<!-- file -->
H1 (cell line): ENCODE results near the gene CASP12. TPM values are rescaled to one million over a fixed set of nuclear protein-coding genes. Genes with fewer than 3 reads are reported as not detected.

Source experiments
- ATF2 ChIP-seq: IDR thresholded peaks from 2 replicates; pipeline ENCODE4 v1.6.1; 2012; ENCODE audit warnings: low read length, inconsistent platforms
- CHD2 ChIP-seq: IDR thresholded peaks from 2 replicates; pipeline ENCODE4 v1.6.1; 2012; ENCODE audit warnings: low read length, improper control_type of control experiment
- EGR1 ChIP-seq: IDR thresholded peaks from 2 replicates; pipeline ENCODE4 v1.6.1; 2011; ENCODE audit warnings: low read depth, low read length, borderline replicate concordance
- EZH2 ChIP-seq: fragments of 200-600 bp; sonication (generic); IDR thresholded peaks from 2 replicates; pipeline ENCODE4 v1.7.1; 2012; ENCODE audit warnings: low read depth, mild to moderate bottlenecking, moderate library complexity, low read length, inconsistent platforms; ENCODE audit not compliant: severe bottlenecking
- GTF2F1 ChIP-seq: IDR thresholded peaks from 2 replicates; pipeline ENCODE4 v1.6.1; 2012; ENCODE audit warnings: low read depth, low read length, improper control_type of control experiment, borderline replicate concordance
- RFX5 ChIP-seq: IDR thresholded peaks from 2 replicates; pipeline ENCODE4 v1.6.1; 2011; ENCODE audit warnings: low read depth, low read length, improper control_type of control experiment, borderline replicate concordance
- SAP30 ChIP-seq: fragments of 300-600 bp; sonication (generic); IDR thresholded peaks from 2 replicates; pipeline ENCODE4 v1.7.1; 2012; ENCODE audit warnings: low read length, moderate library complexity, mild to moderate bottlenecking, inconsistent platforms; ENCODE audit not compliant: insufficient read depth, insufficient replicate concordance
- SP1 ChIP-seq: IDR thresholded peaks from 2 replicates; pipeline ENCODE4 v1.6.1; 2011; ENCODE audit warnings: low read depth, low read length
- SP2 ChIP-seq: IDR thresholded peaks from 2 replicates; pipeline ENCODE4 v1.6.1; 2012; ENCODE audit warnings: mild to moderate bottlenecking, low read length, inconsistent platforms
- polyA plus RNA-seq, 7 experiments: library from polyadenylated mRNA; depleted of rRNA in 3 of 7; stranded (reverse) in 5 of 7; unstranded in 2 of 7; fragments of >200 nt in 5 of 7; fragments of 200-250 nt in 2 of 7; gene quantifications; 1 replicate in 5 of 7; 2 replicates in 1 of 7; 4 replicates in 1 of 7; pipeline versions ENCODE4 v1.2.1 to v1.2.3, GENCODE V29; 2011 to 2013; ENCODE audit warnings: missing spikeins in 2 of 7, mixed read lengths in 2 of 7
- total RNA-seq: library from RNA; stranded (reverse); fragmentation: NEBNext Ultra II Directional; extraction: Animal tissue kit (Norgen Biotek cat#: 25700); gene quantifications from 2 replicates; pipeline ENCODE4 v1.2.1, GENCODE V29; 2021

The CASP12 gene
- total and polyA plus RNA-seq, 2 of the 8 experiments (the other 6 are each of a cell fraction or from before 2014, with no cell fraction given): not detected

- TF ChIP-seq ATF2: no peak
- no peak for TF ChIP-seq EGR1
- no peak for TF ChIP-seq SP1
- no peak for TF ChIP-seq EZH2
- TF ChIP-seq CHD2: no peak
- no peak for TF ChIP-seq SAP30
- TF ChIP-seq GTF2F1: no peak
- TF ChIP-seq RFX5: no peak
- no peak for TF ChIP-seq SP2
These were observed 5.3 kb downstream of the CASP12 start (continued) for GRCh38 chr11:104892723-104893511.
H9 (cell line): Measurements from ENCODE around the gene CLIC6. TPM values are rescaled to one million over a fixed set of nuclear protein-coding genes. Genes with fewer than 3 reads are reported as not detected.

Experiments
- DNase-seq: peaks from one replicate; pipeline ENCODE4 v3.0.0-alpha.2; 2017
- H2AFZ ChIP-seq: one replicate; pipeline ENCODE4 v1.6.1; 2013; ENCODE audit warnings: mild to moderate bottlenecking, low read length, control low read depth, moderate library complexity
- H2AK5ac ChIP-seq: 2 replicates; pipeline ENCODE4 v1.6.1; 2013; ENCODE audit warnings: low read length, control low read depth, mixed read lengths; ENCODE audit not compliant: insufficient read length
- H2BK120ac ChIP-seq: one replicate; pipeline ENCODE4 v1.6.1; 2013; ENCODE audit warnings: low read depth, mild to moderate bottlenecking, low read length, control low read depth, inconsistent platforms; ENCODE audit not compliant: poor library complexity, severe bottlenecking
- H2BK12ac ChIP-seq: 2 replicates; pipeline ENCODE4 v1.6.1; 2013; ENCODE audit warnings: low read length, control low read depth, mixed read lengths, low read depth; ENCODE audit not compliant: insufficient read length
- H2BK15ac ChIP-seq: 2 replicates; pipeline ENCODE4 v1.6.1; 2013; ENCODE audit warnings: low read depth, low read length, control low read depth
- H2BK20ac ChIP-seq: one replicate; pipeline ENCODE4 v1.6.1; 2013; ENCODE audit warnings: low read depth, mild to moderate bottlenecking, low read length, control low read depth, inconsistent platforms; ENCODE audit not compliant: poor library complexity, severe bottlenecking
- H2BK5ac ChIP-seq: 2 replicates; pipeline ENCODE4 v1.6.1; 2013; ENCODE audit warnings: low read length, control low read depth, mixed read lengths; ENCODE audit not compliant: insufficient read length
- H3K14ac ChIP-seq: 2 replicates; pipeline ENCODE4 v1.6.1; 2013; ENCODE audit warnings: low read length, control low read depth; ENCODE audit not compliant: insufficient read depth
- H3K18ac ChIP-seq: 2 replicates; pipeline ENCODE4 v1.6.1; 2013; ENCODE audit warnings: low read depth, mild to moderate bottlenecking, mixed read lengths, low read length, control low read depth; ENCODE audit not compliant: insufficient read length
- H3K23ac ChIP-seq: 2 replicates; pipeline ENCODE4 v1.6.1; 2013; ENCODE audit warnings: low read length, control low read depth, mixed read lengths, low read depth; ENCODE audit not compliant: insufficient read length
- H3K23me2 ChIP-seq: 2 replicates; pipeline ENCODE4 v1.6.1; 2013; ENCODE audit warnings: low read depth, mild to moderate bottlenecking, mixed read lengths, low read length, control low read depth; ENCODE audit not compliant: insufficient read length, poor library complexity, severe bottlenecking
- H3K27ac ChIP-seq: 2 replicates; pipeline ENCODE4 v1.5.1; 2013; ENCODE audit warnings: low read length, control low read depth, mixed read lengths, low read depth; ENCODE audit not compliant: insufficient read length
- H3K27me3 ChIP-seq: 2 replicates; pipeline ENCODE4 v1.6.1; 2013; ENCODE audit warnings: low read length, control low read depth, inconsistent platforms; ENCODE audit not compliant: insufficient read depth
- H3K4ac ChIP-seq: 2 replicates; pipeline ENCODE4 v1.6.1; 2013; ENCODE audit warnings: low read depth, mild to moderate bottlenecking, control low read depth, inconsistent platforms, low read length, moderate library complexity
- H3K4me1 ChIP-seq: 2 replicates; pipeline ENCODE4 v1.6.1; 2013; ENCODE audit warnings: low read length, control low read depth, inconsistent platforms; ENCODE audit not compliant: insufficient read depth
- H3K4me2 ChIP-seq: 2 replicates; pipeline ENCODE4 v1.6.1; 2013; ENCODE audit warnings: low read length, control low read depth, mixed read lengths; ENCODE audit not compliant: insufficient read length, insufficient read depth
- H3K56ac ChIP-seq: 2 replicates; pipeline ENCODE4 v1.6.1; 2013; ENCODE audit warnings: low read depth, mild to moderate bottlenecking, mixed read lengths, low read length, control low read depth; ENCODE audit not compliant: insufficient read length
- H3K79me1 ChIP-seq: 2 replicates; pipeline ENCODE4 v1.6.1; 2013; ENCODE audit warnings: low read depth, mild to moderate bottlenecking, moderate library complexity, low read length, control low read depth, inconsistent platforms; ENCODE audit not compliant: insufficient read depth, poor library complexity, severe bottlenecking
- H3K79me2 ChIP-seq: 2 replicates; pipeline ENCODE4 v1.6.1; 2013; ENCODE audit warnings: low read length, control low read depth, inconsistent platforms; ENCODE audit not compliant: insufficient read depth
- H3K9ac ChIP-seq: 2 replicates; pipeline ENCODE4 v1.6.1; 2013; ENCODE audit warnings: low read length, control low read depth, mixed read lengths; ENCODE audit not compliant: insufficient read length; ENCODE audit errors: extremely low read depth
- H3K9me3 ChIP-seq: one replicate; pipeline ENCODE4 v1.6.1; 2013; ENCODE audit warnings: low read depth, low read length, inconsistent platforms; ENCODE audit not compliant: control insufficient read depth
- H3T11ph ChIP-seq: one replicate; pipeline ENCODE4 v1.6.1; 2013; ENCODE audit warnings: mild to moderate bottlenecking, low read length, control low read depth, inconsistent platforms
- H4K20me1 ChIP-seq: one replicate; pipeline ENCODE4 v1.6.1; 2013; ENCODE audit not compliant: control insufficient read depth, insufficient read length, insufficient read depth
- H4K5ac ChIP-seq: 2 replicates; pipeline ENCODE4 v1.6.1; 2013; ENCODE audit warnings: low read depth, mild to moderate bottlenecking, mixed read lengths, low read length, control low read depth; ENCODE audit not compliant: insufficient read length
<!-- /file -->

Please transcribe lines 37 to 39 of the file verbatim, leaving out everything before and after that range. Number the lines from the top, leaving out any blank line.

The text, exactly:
- H3K18ac ChIP-seq: 2 replicates; pipeline ENCODE4 v1.6.1; 2013; ENCODE audit warnings: low read depth, mild to moderate bottlenecking, mixed read lengths, low read length, control low read depth; ENCODE audit not compliant: insufficient read length
- H3K23ac ChIP-seq: 2 replicates; pipeline ENCODE4 v1.6.1; 2013; ENCODE audit warnings: low read length, control low read depth, mixed read lengths, low read depth; ENCODE audit not compliant: insufficient read length
- H3K23me2 ChIP-seq: 2 replicates; pipeline ENCODE4 v1.6.1; 2013; ENCODE audit warnings: low read depth, mild to moderate bottlenecking, mixed read lengths, low read length, control low read depth; ENCODE audit not compliant: insufficient read length, poor library complexity, severe bottlenecking